L18handout - PUBH 7430 Lecture 18 J. Wolfson Division of...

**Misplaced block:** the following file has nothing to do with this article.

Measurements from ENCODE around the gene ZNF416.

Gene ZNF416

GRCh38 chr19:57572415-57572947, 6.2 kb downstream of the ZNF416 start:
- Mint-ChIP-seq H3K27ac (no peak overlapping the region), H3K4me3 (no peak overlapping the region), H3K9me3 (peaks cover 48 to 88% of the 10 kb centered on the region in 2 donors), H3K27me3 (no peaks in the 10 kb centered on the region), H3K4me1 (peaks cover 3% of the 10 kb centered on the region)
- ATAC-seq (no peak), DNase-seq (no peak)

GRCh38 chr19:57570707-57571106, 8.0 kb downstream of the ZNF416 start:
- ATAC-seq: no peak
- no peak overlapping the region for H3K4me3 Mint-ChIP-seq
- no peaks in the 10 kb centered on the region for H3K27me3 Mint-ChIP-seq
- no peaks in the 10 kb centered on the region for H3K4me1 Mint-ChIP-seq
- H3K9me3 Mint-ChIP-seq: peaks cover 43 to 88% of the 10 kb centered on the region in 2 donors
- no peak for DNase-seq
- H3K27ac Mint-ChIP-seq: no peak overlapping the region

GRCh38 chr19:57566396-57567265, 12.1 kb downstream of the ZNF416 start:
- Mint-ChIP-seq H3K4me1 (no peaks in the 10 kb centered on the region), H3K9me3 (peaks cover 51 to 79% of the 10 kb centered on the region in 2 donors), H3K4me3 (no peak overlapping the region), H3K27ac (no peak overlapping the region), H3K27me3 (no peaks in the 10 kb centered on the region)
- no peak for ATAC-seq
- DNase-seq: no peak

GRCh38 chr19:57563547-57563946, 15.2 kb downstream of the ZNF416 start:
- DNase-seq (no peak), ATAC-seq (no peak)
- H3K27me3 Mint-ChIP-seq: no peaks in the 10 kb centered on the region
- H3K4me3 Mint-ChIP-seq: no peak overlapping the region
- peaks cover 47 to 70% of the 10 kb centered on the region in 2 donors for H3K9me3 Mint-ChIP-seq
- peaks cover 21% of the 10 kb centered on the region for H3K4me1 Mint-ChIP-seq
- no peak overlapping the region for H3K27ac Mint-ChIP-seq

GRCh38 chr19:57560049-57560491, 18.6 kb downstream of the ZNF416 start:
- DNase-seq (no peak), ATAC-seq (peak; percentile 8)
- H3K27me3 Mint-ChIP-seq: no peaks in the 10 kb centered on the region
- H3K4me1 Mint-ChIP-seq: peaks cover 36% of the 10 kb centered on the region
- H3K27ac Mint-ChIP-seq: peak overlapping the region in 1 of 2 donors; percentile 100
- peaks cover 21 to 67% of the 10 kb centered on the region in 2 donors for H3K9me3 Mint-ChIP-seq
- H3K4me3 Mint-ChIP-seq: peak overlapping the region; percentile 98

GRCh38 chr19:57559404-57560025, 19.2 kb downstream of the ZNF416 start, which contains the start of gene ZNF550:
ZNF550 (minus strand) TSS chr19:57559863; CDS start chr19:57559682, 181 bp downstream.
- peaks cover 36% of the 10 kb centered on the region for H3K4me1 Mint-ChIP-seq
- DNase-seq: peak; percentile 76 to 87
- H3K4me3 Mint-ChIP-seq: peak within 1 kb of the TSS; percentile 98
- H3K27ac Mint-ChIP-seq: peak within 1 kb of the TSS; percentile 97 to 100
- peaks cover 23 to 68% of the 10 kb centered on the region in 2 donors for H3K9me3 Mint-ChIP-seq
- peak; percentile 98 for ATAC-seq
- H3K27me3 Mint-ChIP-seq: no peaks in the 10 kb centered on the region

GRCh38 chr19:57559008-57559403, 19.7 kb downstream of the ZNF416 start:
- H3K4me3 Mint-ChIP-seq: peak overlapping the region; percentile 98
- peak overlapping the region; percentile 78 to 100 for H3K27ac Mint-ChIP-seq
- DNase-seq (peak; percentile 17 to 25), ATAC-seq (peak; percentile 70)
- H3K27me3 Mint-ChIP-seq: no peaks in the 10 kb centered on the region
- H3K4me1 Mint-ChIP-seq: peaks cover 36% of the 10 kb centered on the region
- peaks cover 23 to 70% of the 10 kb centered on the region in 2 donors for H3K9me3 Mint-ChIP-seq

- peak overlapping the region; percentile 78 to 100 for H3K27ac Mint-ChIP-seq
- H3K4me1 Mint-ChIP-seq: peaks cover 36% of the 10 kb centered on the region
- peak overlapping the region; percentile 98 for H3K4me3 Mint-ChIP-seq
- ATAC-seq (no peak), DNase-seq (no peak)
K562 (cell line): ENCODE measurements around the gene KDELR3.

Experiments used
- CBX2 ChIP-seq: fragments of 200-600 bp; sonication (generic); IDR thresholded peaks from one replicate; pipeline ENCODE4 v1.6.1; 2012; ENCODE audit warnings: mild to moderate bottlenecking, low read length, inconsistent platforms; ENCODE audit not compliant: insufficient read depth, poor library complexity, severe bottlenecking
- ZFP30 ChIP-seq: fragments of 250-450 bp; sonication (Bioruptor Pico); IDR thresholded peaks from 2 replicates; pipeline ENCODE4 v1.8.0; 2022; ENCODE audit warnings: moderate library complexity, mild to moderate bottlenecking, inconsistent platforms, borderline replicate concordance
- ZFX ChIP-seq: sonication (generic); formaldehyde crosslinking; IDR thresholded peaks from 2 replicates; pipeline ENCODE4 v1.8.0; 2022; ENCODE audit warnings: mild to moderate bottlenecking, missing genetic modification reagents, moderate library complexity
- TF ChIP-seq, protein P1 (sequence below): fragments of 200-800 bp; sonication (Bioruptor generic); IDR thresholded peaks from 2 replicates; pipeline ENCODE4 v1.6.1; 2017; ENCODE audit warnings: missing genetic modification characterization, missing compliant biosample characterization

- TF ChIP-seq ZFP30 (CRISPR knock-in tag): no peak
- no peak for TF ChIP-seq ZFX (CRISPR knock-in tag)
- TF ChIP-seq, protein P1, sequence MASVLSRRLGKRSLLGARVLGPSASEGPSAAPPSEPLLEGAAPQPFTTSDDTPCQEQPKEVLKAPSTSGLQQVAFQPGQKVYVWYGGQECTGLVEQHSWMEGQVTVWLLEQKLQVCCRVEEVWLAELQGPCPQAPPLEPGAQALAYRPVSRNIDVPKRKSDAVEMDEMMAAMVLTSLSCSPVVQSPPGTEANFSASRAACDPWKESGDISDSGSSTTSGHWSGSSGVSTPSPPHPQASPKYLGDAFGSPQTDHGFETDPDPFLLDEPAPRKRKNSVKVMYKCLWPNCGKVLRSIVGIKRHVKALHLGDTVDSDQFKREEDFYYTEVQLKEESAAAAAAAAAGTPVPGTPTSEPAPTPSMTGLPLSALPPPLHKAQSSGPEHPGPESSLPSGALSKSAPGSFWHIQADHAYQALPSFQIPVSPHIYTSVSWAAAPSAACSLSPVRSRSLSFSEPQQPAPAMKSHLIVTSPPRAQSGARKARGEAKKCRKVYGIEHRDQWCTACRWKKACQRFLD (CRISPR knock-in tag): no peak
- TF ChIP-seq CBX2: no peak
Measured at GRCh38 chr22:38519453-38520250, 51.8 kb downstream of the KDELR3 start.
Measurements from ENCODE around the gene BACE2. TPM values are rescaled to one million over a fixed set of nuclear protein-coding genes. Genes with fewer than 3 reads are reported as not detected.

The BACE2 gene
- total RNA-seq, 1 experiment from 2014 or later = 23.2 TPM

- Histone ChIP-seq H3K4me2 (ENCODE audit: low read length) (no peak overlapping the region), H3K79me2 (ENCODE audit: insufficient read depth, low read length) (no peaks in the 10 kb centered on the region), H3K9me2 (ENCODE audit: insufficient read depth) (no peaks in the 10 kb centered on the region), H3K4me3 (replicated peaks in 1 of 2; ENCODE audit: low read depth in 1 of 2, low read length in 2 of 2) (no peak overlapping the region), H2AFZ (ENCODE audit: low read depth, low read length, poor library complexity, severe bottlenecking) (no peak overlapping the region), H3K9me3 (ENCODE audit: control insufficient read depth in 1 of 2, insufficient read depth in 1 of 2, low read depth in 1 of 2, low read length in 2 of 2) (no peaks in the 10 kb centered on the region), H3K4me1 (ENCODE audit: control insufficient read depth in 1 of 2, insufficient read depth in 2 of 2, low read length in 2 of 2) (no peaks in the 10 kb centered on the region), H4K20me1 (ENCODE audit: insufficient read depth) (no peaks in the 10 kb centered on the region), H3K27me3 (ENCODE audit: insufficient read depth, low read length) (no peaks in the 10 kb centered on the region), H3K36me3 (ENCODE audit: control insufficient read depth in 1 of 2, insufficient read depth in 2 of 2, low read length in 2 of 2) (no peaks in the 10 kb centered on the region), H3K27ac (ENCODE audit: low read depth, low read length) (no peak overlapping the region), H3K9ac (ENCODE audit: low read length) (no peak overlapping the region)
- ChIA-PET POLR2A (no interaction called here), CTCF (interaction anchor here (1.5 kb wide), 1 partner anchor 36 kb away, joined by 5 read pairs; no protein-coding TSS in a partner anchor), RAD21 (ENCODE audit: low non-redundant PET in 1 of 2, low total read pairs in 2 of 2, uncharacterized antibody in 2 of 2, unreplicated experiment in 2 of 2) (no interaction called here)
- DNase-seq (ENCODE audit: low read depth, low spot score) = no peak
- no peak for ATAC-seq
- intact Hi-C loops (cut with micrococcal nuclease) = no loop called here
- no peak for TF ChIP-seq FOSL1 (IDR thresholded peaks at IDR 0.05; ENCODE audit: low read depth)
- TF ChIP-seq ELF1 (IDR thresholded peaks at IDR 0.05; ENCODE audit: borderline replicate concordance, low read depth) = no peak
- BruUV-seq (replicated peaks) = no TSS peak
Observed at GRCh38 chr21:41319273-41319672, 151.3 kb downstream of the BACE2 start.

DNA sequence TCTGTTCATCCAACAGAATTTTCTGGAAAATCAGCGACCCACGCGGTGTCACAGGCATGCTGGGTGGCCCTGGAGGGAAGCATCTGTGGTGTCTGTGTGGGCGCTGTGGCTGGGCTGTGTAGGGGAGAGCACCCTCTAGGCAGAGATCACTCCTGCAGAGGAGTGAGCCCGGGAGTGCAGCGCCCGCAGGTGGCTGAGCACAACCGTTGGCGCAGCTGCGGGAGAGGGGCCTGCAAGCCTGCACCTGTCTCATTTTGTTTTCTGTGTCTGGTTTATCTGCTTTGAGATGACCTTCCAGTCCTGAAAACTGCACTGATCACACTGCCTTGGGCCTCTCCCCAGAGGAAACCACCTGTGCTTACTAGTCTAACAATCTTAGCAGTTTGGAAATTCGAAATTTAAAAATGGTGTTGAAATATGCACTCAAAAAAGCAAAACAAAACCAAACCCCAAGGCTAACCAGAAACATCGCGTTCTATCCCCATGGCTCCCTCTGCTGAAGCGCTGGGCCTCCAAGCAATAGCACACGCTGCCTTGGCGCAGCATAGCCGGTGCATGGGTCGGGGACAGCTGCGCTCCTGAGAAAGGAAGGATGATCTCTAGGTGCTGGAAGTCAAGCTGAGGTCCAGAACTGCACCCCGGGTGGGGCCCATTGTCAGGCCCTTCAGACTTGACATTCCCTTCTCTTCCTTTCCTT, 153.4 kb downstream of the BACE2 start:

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Unformatted text preview: PUBH 7430 Lecture 18 J. Wolfson Division of Biostatistics University of Minnesota School of Public Health November 10, 2011 Linear mixed effects model Yij = xij β + zi bi + ij • Yij = Observation j from cluster i • xij = Vector of covariates for observation j from cluster i • β = Vector of fixed effect coefficients for elements of xij • zi = Vector of covariates from cluster i • bi = Vector of random effect coefficients for elements of zi • ij = Residual error term for observation j from cluster i Fixed vs. random effects Yij = xij β + zi bi + ij • Fixed effects (β ) are components of the mean model with values that are fixed but unknown. We want to estimate their value. • Random effects (bi ) are components of the mean model with values that are assumed to be drawn from some distribution (usually Normal). We can obtain predictions of these random effects, but we generally focus on estimating their variance. Fixed vs. random effects Yij = xij β + zi bi + • Though the residual ij is also a random quantity whose variance we are interested in, we don’t typically refer to it as a random effect. • A model with both fixed and random effects is often called a mixed or mixed effects model, but is sometimes also called a random effects model. ij Partitioning the variance One can think of random effects models as partitioning sources of variance. • In regression models, estimating fixed effects of interest comes down to averaging differences between pairs of observations. • Different models give different weights to these pairwise differences. • Random effects model is one way of assigning these weights. Partitioning the variance • Focus on Var (Yij | Xij ), variance of observation j in cluster i • In standard linear model, we assumed that all observations have the same variance (given covariates Xij ): Var (Yij | Xij ) = σ 2 • Since observations are assumed independent, all pairs of observations are treated “equally” • If σ 2 is large, then lines connecting pairs of points may vary greatly in slope/intercept ⇒ regression coefficients will be hard to estimate precisely. Partitioning the variance Now, suppose instead that we acknowledge that observations are clustered, and each cluster has a different intercept. Then, variability in Yij is partitioned into two sources: 2 Var (Yij | Xij ) = C 2 + σ1 where • C 2 is the variance of the cluster means (intercepts) 2 • σ1 is the variance around that cluster’s mean line Partitioning the variance With this model, pairs of points are treated differently depending on whether they are: • Within the same cluster: Given more weight since they 2 have less variability (Var (Yij | Xij , bi ) = σ1 ) • In different clusters: Given less weight since they have 2 more variability (Var (Yij | Xij ) = C 2 + σ1 ) Note: Pairs of observations in different clusters contribute some information; more efficient use of data than just fitting separate regression lines to each cluster and then averaging across clusters Wallabies: Ear length vs. Age q q q 700 q q qq q q q q 650 qq q q q q q q 600 q q q q q q q q q q q q q q q q q q q q q q q q q q q q q q q q q q q q q q qq q q q qq q q q q q q q q q q q q q q 0 q q q q q q q q q q q q q q q q q q q q q qq q q q q q q q q q q q q q q q q q q q q q q q q q q q q q q q qq q q q q q q q q qq q q q q q q q q q q q q qq q q q q q q q Ear length q q q qq q q q q qq q qq q q qq q q q q q q q q q q 50 100 150 200 250 Age in days since one year old 300 350 Random effects Ear length vs. Age, Animal 45 q q 650 0.000 600 0.004 Ear length 700 0.008 q −100 −50 0 50 100 q q q q q q qq q q q qq qq q q q q qq q q qqq q qq q q q qq q q q q q q q q qq q q q q q q q q qq q q q q qq q q q q q q q q qq q q qq q q qq q q q q q q q q qq q q q q qq q q qq q q q q q qq q q q q qqq q qqq q q q q q q q qq q qq q q q qq q qq qq q qq q q qq q qq q q qq q q qq qq q qq q qq q q q qqq qq q q q qqq q qq q q q q q q q q 0 50 100 150 200 250 300 350 Age in days since one year old Random effects Ear length vs. Age, Animal 47 q q 0.000 650 600 0.004 Ear length 700 0.008 q −100 −50 0 50 100 q q q q q q qq q q q qq qq q q q q qq q q qqq q qq q q q qq q q q q q q q q qq q q q q q q q q qq q q q q q q q qqq q q q q qq q q qq q q qq qq q q q q q q qq q q q q q qq q q qq qq q qq q q q q q qqq q qqq q q q q q q qq q qq q q qq q q qq qq q q qq qq q q qq q q q qq q q qq qq q qq q qq q q q qqq qq q q q qqq q qq q q q q q q q q 0 50 100 150 200 250 300 Age in days since one year old 350 Random effects Ear length vs. Age, Animal 81 q q 650 0.000 600 0.004 Ear length 700 0.008 q −100 −50 0 50 100 q q q q q q q q q qq qq q q q qq q q q qq qqq q q qq q q qq q q q qq q q qq qq q q q q q q q qq q q q q qq q q q q q q q q qq q q qq q q qq q q q q q q q q qq q q q q qq q q qq q q q q qq q q q q q qqq q qqq q q q q q q qq q qq q q qq q q qq qq q q qq qq q q q qq q q qq q q qq qq q qq q qq q q q qqq qq q q q qqq q qq q q q q q q q q q 0 50 100 150 200 250 300 350 Age in days since one year old Random effects Ear length vs. Age, Animal 87 q q 0.000 650 600 0.004 Ear length 700 0.008 q −100 −50 0 50 100 q q q q q q qq q q q qq qq q q q q qq q q qqq q qq q q q qq q q q q q q q q qq q q q q q q q q qq q q q q qq q q q q q q q q qq q q qq q q qq q q q q q q q q qq q q q qq qq q q q q qq q qq q q q q q q qqq q qq q q q q q q q qq q qq q q qq q q q q qq q q qq q q q q q qq q q qq q q qq q q qq q qq qq q q q qqq q qq q q qqq q qq q q q q q q q q 0 50 100 150 200 250 300 Age in days since one year old 350 Partitioning the variance Reweighting observations in this way can give more precise estimates of fixed effects: Linear model for wallaby data • Residual variance σ 2 = 1500.8 ˆ ˆ • SE (β1 ) = 0.027 Random intercepts model for wallaby data ˆ • Variance of intercepts C 2 = 1206.9 • Residual variance σ1 = 155.25 ˆ2 ˆ • SE (β1 ) = 0.0094 Random slopes • So far, we have only dealt with random intercepts • But random slopes are also possible Example: HIV treatment • Baxter et al. (2000) AIDS 15: F83-F93 • Objective: Compare short-term reduction in HIV viral load for those using vs. not using genotypic anti-retroviral testing (GART) in management of patients with failing antiretroviral therapy • Design: Viral load measured at baseline, 4, 8, and 12 weeks • Question: Does GART reduce viral load across duration of the study? Random slopes Observations/notes • Viral loads within individuals are correlated across time • Subjects start study with different viral loads (recall: not randomized study, so start level may be systematically different between groups) • Subjects may also have different “inherent” HIV viral load trajectories across time Random slopes Linear random effects model for HIV patients Yij = β0 + β1 timeij + β2 trtij + β3 timeij × trtij + b0i + b1i timeij + ij where • Yij is the log of viral load for person i measured at time j • trtij , timeij , and ij are the treatment assignment, measurement time, and error for the individual • b0i is a person-specific intercept • b1i is a person-specific slope • • ˆ b0i < 0 → person i started off with a lower viral load ˆ b1i < 0 → person i ’s viral load showed a steeper decline across time 10 q q q q Log(viral load) 5 q q q q q q q q q q q q q q q q q q q q q q q q q q q 0 q q q q q q q q q q q q q q q q q q q q q q q q q q q q q q q q q q q q q q q q q q q q q q q q q q q q q q q q q q q q q q q q q q q q q q q q q q q q q q q q q q q q q q q q q q q q q q q q q q q q q q q q q q q q q q q q q q q q q q q q q q q q q q q q q q q q q q q q q q q q q q q q q q q q q q q q q q q q q q q q q q q q q q q q q q q q q q q q q q q q q q q q q q q q q q q q q q q q q q q q q q q q q q q q q q q q q q q q q q q q q q q q q q q q q q q q q q q q q q q q q q q q q q q q q q q q q q q q q q q q q q q q q q q −5 q 2 4 6 Time (weeks) 8 10 ...